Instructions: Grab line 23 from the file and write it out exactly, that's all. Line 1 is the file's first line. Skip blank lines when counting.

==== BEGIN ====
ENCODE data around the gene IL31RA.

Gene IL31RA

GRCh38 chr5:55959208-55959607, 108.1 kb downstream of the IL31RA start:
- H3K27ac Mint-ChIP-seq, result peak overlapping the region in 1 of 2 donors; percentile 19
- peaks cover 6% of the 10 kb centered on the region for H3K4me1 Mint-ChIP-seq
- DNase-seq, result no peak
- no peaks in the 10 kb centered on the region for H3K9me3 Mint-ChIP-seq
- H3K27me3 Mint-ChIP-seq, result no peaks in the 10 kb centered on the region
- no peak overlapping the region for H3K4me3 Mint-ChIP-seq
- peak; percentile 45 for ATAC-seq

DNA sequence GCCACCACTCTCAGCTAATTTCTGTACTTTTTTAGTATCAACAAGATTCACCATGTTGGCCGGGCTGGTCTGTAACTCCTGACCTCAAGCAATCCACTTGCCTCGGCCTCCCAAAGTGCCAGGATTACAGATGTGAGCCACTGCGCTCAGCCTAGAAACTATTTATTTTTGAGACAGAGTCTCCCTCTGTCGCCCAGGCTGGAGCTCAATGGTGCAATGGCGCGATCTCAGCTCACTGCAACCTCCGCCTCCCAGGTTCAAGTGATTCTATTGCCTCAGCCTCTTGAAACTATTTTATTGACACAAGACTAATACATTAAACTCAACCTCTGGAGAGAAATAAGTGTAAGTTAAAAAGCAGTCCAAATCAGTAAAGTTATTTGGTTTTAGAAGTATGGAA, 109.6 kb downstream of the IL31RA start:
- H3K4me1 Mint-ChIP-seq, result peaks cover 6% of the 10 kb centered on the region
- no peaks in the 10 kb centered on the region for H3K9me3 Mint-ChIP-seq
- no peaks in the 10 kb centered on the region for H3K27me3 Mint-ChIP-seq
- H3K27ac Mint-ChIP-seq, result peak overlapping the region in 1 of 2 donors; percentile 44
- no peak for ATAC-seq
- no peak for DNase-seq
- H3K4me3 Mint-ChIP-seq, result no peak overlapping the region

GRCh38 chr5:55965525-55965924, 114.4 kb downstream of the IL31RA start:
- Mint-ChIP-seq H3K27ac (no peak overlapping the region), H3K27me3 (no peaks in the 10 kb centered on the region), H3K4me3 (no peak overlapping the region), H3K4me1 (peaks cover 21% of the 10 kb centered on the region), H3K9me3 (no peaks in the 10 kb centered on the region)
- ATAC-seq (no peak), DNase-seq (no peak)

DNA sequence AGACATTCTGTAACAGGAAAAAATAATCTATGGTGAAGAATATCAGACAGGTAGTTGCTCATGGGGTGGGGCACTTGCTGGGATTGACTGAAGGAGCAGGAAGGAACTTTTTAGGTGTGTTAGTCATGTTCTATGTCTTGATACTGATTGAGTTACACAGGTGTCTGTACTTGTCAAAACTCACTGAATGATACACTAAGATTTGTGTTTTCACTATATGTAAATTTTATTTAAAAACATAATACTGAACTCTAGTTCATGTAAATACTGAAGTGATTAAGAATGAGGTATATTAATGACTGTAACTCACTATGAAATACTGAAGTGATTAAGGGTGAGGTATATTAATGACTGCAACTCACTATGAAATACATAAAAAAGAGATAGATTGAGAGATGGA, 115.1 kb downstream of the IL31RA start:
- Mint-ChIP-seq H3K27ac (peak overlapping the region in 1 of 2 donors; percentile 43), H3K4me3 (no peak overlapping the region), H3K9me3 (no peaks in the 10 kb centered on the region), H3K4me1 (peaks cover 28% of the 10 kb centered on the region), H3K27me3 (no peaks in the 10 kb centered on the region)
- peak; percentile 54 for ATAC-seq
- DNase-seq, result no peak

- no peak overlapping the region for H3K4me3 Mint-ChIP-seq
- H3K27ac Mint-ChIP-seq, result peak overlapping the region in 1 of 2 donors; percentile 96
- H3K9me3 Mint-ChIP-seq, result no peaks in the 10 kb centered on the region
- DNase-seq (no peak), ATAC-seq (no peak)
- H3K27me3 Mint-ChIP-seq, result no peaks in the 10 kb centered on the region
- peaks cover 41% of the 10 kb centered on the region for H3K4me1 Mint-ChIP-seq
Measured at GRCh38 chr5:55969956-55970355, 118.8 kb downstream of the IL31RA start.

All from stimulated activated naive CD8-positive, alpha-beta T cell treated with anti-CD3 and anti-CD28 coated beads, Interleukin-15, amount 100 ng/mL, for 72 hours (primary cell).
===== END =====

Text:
- Mint-ChIP-seq H3K27ac (peak overlapping the region in 1 of 2 donors; percentile 43), H3K4me3 (no peak overlapping the region), H3K9me3 (no peaks in the 10 kb centered on the region), H3K4me1 (peaks cover 28% of the 10 kb centered on the region), H3K27me3 (no peaks in the 10 kb centered on the region)